Thanks in large part to the lobbying efforts of David Kay, whose credibility as a former inspector was unimpeachable, the administration of President George W. Bush was able to get the US Congress to greenlight the invasion of Iraq, which occurred in March 2003. Shortly after formal Iraqi resistance collapsed, in April, David Kay was selected to head up a CIA-run organization known as the Iraq Survey Group, or ISG, which was tasked with hunting down Iraq’s WMD programs.

While many people familiar with David Kay’s biography refer to his time as an IAEA inspector as his greatest achievement, I have another perspective. By the end of 2003, David Kay was confronted with the daunting reality that the Iraqi WMD that he was tasked with uncovering, and whose existence Kay had adamantly testified before the war as existing, in fact did not. Faced with this hard truth, David Kay resigned from his position as the head of the ISG and, in a testimony before Congress in February 2004, had the courage and integrity to admit that, when it came to the existence of Iraqi WMD, “it turns out that we were all wrong, probably in my judgment, and that is most disturbing.”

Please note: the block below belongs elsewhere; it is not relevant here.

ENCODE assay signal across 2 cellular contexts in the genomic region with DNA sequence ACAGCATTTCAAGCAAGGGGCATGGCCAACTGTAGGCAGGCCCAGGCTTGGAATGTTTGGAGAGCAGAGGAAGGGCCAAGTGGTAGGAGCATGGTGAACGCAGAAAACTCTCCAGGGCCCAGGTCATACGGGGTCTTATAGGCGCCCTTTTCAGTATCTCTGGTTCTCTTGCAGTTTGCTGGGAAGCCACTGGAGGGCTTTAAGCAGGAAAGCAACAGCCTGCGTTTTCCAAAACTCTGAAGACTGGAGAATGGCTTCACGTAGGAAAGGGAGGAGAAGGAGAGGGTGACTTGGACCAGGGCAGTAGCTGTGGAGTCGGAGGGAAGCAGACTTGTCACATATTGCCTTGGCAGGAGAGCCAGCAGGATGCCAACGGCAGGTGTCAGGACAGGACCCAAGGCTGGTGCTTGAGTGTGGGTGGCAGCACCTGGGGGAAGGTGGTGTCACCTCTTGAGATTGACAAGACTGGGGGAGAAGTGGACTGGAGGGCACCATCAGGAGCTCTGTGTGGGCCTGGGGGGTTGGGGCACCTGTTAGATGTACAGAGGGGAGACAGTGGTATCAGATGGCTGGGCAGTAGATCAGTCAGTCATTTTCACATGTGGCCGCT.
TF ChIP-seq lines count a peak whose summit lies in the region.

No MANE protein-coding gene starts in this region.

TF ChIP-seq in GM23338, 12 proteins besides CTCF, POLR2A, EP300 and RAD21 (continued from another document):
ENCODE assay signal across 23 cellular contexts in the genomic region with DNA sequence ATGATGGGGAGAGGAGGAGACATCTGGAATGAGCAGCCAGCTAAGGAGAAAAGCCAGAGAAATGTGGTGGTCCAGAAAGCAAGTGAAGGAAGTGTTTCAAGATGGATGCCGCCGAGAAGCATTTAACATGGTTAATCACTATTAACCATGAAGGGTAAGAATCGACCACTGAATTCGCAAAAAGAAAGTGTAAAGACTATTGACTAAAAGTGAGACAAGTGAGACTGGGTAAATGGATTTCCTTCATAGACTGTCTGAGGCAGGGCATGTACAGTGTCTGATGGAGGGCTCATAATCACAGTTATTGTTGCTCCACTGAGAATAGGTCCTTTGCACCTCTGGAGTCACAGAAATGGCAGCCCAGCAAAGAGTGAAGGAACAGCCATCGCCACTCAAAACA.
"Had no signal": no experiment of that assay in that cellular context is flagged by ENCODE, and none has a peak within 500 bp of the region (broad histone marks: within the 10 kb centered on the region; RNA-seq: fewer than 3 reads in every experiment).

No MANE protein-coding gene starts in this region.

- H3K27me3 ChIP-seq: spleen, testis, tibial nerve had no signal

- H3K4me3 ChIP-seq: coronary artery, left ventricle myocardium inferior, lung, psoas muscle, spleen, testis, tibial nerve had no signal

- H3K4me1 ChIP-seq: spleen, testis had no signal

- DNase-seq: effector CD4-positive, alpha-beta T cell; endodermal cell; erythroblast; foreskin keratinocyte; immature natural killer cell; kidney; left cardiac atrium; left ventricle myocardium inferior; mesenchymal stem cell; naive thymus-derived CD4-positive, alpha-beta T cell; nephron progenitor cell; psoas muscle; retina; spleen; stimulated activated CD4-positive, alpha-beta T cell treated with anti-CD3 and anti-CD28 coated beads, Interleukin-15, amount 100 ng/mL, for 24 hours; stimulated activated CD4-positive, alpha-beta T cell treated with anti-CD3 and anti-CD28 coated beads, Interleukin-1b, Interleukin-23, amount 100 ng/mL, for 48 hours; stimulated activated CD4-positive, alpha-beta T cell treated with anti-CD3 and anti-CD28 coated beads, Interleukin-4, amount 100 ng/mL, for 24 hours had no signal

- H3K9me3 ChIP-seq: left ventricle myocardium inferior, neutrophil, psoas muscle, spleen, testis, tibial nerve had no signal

David Kay passed away on August 12, 2022. He was 82 years old.

I will forever remember him as the man who, in the fall of 1991, intimidated this battle-hardened former Marine by his presence and reputation and, despite our disagreement over the pre-war disposition of Iraqi WMDs, as a man who had the integrity to stand up and be held accountable for his mistakes.

David Kay will, to me, always represent the epitome of physical and moral courage. It is something the world could do with more in these trying times, and for which the world will be a lesser place now that he is gone.







アメリカの衛星は、バグダッド西部の軍事キャンプで、カルトロンを積んだ車列を発見した。査察の手順として、査察団が指定された場所を訪れる際には、事前にイラク側に通告することになっている。しかし、今回、ケイはイラク側に事前通告することなく、視察団を指定された場所に連れて行った。到着すると、武装した警備員によって敷地内への立ち入りが阻まれた。しかし、2人の査察官は近くの監視塔に登り、施設内を見渡した。そして、イラク人が収容所の裏側から車両を走らせているのを確認し、無線で連絡した。その中には、イラク人が収容所からの退去を急ぐあまり、適切な被覆を施さなかったカルトロンを積んだトラックもあった。しかし、イラク兵が頭上から威嚇射撃をしてきたため、やむなく停車した。 注:車の台数や写真の枚数の記述が抜けています。